Politics & Policy

The Tyranny of Clichés

They are our rulers.

One of the most important points of this column over the years — other than my belly, my dog, fair Jessica, my need for a raise, the fact that I have the upper-body strength of an eight-year-old girl and the lung capacity of a Polish whoopee cushion — is my aversion to clichéd thinking.

In debates with readers, colleagues, college audiences, et al. the monitor on my internal respect-o-meter flat-lines every time I hear someone say, for instance, “better ten guilty men go free than one innocent man be punished.”

In order to explain what I’m talking about let me repeat my objection to this phrase.

It’s not so much that this isn’t true. Maybe it is. Maybe it is better that ten confirmed rapists and murderers be set loose on the streets to murder and rape again rather than lock up one innocent guy along with the ten menaces to society. Maybe we will all accept it as the price of liberty when your mother is subsequently raped or your son is shot because, hey, better the rapists and murderers go free than the unlucky go to jail.

But, it seems to me, there’s an argument to be had here. Isn’t there? Let me provide a very quick-guided tour of the obvious. According to the best social scientists and criminologists, career criminals commit a great many crimes over their lifetimes. Indeed, that’s why we call them “career criminals” — they’ve made a career of it. Career accountants have, in all likelihood, prepared many tax returns and we can expect them to prepare many more. So it is with career criminals who’ve committed many crimes: We can expect them to commit many more. This is why I call prison “the bad people place.”

So, anyway, if you say “better ten guilty men go free than one innocent be punished” — or some variation of that — all I expect from you is an argument. Why is it better?

Don’t get me wrong, I understand the principle: We should err on the side of protecting the innocent rather than punishing the guilty. Fair enough. But quite often — too often — when people throw out this old adage, they seem to think the principle settles the argument when in fact it only sets the stage for it.

For instance, how come it’s better that ten guilty men go free? When we translate the principle to reality, we’ve got to pick a threshold number. So why not say it’s better that 50 guilty men go free? Or, say, two guilty men? Is 10 a special number? Or is it just easy to say? Or haven’t you thought about it all? Most often, people haven’t thought about it all.

So let me ask you, why not set free two million guilty men? After all, we all know that some number of innocent people are in prison right now. Therefore, if we maximize the principle of erring on the side of the innocent we should let everyone out of jail because we know someone doesn’t belong there.

The point is we live in a society where we have to make choices about how much error we will permit in any given system, because no system will ever be perfect. It’s fine to say that we should err on the side of the innocent. The real work comes when we have to decide how we’re going to do that and still keep murderers and rapists in prison.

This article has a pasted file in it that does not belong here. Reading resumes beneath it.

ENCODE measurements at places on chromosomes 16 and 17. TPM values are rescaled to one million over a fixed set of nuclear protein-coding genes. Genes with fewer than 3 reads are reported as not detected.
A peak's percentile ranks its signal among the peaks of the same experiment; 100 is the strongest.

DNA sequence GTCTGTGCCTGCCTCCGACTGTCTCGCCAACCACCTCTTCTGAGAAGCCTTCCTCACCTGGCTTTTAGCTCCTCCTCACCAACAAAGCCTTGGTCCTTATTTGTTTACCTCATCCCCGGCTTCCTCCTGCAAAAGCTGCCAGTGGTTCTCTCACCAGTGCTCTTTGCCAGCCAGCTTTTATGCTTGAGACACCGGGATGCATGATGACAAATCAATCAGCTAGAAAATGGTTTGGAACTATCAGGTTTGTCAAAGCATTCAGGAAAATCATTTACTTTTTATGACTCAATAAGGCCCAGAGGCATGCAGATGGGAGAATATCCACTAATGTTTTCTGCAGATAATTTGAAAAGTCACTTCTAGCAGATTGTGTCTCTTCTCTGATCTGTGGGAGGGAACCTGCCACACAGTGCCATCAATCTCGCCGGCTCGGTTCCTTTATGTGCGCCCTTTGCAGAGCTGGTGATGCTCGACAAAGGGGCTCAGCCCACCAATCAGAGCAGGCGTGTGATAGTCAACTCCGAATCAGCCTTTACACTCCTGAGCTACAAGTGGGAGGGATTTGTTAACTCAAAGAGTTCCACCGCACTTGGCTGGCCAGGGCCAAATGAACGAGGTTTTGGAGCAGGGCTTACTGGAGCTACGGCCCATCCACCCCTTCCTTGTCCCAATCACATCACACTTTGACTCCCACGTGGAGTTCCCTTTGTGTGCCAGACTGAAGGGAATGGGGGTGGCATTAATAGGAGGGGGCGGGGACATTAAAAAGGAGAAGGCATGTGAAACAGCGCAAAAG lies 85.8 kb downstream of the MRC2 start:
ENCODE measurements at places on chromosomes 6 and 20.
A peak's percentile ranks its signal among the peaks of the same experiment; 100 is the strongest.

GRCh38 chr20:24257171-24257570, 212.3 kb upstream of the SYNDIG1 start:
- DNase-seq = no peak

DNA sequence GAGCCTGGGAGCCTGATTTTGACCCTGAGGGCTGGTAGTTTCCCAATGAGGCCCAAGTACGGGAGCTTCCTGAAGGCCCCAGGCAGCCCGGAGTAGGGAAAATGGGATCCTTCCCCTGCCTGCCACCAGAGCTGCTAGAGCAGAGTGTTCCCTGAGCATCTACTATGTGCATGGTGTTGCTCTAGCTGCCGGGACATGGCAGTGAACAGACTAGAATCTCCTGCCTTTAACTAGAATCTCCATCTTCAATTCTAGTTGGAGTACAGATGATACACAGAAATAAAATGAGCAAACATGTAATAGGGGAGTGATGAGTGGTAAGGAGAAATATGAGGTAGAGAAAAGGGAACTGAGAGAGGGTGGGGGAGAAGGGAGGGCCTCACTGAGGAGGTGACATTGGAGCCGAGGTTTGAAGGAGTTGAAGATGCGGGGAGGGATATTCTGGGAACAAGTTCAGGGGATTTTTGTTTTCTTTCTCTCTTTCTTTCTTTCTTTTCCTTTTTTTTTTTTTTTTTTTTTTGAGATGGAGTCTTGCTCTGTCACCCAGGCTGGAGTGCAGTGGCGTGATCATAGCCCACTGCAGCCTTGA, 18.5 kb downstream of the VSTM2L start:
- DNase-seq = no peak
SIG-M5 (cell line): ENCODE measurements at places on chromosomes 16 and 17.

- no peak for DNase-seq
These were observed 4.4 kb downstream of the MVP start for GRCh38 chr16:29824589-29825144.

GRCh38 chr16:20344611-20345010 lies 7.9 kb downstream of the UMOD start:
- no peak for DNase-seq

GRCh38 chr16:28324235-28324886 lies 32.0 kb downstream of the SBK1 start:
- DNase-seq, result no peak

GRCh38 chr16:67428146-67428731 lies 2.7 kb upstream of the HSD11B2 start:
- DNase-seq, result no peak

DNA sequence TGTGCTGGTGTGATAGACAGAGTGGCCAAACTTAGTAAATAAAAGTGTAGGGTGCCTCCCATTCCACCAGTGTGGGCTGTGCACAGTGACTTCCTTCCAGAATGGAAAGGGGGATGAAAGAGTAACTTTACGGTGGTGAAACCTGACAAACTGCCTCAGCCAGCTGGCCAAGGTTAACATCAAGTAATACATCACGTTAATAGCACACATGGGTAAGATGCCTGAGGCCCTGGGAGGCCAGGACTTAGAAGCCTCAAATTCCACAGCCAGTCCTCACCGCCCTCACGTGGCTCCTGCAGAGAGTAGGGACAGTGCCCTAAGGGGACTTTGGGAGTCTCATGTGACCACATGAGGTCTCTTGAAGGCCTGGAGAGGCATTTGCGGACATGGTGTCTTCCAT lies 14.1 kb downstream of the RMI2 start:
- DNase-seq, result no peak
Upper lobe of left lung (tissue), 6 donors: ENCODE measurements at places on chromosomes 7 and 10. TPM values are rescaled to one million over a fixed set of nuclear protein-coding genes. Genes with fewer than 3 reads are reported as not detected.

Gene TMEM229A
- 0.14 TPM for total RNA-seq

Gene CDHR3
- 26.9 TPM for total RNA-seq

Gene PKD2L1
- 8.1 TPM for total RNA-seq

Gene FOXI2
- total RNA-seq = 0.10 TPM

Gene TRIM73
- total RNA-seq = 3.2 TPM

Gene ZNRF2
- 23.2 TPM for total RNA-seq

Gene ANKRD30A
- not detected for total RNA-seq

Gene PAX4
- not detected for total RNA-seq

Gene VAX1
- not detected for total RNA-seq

CLICHÉ APPEAL

I know this is an old peeve of mine, and I apologize for repeating myself. But you have no idea how many people write me to explain why I am a heartless ogre and fool, using only clichés as their proof. (Speaking of clichés, are cardiacally endowed ogres less mean?) They’ll say, “unless you’ve walked in a man’s shoes” or “unless you were there” then “you have no right to judge.”

Without recycling another argument, let me just say, this is a nice principle too. Experience is useful, sure. But “unless you were there, you have no right to judge” is still a pretty dumb thing to say 90 percent of the time. I’ve been neither a slave nor a slave owner; am I therefore deprived of ever offering an opinion on slavery? Can I never criticize a professional football player, president of the United States, policeman, or gay prostitute because I’ve never been any of those things, either? Should we get rid of juries entirely since we usually don’t allow murderers and thieves to decide the fate of murderers and thieves? Anyway, you get my point.

I think some people assume clichés are akin to mathematical proofs; some Pythagoras did all of the heavy lifting ages ago, proving that this or that cliché is true and therefore nobody needs to re-check his math. So when someone says “who are we to judge?” everyone in the room nods as if it’s in fact true nobody can judge anybody just as everybody nods when your math teacher plugs in the Pythagorean theorem to solve a problem up at the black board.

But let me be clear. My problem isn’t with clichés themselves. As a conservative, I have to have more than a little respect for the pearls of wisdom contained in phrases like “why buy the cow if you can get the milk for free?” There are millennia’s worth of Hayekian trial and error built into the trite phrases your mother or grandmother uses. No, my problem is with people who accept clichés without reflecting on what exactly they mean. In a sense, clichés become an ideology all of their own. And since we accept cute phrases like “the grass is always greener on the other side of the fence” uncritically, clichés can be far more pernicious than ideology.

FREEDOM DOESN’T WORK THAT WAY